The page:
Apr 03

Bunch on Business

Begin with the end in mind.

Some entrepreneurs find themselves in unenviable situations when they are ready to sell their dream business. I am talking about business perpetuation. Every business needs to have a perpetuation plan that allows the founder to monetize or transition their business to the next generation of family or outside owners.

Monetizing or selling the business requires current ownership to be cognizant of how their business gets valued, common deal structures, potential buyers, transferability, and due diligence requirements.

What is the valuation method for your business? Many companies are valued at multiples of EBITDA (Earnings Before Interest, Taxes, Depreciation, and Amortization). Some companies are valued by gross or net revenue multiples based on appraisals or some industry-specific methodology. Business owners need to know which valuation method to apply to focus their efforts in areas that build shareholder value.

Common deal structures include cash, earn-outs, employment agreements, non-compete clauses, and owner financing. It is important to understand how your industry transitions ownership so you can be prepared to negotiate accordingly.

Private equity buyouts have grown recently. They offer competitive values, but with strings attached to earn out the full offer. They often require current owners to work for the new ownership during a transition period from one to three years.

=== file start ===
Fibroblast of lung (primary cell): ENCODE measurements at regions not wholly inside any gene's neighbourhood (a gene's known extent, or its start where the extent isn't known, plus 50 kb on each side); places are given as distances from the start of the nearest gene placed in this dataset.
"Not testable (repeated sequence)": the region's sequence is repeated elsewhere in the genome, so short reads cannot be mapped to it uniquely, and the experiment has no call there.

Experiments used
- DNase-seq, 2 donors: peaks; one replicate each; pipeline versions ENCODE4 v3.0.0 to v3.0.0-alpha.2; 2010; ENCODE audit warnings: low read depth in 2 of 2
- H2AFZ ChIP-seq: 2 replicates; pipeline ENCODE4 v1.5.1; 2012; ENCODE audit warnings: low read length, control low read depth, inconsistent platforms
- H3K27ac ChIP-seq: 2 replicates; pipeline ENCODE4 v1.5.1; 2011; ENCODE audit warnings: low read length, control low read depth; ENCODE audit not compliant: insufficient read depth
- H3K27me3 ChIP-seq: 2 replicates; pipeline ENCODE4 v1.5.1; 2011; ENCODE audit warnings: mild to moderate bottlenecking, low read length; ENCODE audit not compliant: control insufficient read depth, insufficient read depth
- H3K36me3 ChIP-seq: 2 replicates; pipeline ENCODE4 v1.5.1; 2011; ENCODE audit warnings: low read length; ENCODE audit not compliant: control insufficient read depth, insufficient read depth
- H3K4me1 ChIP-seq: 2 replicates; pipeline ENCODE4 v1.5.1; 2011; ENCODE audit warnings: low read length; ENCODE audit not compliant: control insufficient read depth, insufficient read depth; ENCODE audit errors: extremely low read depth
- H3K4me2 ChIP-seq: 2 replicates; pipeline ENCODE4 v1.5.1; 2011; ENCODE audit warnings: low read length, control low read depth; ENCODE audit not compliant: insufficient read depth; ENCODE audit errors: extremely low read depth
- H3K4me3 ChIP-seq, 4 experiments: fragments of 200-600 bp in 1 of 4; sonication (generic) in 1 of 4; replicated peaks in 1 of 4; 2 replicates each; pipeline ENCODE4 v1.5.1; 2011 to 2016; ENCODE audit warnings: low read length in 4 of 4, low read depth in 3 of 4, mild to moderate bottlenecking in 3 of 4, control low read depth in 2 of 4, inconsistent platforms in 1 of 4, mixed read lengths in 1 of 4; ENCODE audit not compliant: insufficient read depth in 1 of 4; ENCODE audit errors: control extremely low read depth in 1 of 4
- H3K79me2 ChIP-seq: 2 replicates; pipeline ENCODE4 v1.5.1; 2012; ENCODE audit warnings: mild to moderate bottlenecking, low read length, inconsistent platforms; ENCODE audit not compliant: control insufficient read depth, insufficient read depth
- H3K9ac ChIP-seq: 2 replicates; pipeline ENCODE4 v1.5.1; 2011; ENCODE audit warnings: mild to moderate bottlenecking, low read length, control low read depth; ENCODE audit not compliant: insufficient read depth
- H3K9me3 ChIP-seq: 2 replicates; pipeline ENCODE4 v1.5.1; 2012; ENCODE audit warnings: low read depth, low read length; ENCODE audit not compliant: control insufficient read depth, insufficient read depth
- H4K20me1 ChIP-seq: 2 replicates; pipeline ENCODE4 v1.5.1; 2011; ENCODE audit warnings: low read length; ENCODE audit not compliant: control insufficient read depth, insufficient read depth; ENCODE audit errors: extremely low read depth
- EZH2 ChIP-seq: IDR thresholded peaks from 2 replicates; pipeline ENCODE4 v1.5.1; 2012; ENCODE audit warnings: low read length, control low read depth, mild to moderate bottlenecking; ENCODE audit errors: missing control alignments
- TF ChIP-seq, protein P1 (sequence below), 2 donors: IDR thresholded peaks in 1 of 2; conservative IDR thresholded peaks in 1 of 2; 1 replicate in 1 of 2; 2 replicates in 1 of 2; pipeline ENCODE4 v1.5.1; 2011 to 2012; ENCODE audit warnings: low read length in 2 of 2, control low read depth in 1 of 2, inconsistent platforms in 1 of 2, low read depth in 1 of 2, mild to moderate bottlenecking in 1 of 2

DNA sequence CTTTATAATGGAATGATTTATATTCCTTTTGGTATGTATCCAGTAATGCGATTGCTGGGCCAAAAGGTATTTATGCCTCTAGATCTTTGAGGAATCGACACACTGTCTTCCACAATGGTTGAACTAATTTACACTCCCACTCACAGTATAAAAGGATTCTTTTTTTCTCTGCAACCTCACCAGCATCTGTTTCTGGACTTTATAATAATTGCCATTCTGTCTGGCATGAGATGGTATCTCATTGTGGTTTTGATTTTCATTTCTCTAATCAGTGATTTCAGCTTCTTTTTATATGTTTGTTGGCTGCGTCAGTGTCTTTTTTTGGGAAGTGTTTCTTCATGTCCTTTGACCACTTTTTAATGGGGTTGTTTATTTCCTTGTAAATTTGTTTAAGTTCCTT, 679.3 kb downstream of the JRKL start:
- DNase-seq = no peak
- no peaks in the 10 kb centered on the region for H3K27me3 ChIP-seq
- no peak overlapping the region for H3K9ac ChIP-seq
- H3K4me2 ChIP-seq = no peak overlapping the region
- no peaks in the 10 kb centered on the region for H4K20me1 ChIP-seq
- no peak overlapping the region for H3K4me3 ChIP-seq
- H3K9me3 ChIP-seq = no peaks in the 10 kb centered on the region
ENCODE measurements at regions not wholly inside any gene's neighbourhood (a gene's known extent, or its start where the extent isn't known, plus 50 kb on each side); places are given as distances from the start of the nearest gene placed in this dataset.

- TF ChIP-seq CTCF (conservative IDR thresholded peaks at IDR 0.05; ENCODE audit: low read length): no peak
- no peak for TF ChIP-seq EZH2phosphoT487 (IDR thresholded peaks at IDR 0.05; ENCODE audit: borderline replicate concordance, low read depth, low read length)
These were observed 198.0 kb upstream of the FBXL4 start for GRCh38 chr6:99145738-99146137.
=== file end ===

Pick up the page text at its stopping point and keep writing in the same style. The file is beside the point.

Internal employee perpetuation can work in smaller businesses but is more difficult as the organization becomes larger. Are you mentoring the next owner? Will the employee have the capital to buy you out or are you willing to owner-finance the transition? Do you have a signed agreement outlining the value and terms for a future transition date?

Family members who are not actively engaged or competent to operate the business should not be considered as viable new owners. Studies have shown that family-owned businesses decline in the second and third generations. Competitors may be your best solution for a sale, so be courteous to those you compete with since that could become part of your perpetuation plan.

Taking a company public through an IPO will require stringent financial reporting, audits, public relations, and formation or hiring of a team to navigate the regulatory environment. If an IPO is your future, you need to plan and implement these preparatory steps before initiating your filings.

If you are involved with partners, it is best to have pre-negotiated buy-sell agreements that are funded with company-owned life insurance policies. These agreements automatically buy the shares from the estate of a partner who unexpectedly passes away. You should also consider negotiated buyout language to deal with a disengaged partner or those wanting to exit the business.

Failing to understand the complexities of perpetuating a business ahead of time can leave owners with unsellable assets, lower valuations, limited options and liquidity. So, like so many other facets of business, your end game begins when you form your company.

Richard “Gordy” Bunch is the EY Entrepreneur of the Year® for the Gulf Coast for Products and Services. He is also the founder, president, and CEO of The Woodlands Financial Group based in The Woodlands, Texas. You may submit suggested topics for future business columns to him at or through the editor of this publication.

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